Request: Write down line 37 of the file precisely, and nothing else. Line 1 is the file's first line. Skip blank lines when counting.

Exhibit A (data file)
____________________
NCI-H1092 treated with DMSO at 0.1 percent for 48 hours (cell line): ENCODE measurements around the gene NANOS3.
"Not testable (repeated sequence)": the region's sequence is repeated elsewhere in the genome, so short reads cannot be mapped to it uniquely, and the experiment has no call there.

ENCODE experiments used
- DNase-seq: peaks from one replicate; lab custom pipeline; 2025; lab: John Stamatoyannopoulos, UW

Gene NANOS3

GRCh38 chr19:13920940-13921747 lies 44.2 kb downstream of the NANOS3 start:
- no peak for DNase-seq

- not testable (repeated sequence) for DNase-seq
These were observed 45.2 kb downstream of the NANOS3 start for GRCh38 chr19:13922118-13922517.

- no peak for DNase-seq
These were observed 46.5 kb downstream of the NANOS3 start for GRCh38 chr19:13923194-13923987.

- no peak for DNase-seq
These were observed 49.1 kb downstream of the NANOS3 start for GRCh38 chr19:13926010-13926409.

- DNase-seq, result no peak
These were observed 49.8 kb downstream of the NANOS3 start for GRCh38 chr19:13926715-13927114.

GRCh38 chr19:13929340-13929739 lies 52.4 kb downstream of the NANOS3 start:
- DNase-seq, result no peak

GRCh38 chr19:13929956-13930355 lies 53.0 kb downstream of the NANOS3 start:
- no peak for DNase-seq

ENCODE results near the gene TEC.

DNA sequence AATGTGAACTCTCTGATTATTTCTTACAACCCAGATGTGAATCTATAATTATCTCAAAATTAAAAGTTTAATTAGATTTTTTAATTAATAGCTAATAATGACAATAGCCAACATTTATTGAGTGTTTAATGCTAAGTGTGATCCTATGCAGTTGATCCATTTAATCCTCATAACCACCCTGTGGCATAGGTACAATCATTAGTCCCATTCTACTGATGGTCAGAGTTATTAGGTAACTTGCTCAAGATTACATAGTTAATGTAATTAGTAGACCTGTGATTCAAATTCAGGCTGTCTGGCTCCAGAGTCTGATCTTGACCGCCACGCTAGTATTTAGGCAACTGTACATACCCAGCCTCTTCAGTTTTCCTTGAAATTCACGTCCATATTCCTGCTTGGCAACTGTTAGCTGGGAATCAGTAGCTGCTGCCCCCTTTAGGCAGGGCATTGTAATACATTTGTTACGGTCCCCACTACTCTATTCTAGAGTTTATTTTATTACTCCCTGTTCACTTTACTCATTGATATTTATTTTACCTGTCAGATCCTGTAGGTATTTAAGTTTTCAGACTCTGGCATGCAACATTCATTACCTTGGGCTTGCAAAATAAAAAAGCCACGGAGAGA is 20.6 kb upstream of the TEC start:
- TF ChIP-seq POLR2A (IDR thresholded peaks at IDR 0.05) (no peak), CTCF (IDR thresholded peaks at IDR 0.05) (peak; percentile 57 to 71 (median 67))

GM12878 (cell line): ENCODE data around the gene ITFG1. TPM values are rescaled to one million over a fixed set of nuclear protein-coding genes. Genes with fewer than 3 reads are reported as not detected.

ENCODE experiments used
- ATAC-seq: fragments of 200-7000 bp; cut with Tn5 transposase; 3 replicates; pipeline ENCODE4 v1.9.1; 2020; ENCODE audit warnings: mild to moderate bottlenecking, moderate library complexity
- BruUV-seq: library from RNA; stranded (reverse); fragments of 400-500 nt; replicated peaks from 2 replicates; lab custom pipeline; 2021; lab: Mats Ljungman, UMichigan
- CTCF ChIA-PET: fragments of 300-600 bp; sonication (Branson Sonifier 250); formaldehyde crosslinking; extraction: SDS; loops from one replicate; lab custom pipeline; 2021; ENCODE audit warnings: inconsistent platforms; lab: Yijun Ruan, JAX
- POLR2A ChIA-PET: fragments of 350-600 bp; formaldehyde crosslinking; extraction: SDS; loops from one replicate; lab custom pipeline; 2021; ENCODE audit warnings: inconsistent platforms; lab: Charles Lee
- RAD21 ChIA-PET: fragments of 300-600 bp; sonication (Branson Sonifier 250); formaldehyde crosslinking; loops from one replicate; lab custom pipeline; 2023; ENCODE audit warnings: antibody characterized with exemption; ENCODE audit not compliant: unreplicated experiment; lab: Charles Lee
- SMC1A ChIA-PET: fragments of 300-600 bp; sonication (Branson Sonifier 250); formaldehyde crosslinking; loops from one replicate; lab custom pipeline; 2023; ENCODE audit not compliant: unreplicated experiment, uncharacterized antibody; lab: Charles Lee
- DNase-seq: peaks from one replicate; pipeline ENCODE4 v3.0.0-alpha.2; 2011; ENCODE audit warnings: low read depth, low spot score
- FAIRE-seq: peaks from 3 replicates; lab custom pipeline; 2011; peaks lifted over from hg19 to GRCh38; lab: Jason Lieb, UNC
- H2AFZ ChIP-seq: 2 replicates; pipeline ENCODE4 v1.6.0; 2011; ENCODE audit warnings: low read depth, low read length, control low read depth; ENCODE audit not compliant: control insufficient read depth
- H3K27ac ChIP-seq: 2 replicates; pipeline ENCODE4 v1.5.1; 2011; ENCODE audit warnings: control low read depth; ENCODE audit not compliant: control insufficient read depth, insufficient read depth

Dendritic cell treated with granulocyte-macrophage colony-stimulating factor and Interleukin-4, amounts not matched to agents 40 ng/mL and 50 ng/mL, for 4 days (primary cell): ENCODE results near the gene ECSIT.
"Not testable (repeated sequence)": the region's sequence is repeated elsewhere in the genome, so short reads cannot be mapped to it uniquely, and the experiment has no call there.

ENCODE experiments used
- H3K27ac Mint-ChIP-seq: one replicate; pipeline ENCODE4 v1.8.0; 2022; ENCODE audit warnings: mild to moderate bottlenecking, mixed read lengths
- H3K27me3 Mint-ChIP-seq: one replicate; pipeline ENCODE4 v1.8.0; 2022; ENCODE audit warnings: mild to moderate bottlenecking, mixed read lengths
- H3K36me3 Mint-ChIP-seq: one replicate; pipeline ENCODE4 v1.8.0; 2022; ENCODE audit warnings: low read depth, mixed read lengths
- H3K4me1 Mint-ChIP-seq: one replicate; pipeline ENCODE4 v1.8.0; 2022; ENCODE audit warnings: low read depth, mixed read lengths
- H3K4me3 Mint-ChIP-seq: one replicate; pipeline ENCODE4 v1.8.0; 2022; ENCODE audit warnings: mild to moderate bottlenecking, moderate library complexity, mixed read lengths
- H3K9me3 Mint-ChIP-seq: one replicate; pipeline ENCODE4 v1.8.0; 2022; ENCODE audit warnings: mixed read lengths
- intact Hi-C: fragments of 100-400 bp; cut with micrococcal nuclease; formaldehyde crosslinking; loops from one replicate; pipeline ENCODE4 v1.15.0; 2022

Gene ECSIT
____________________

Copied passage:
ENCODE experiments used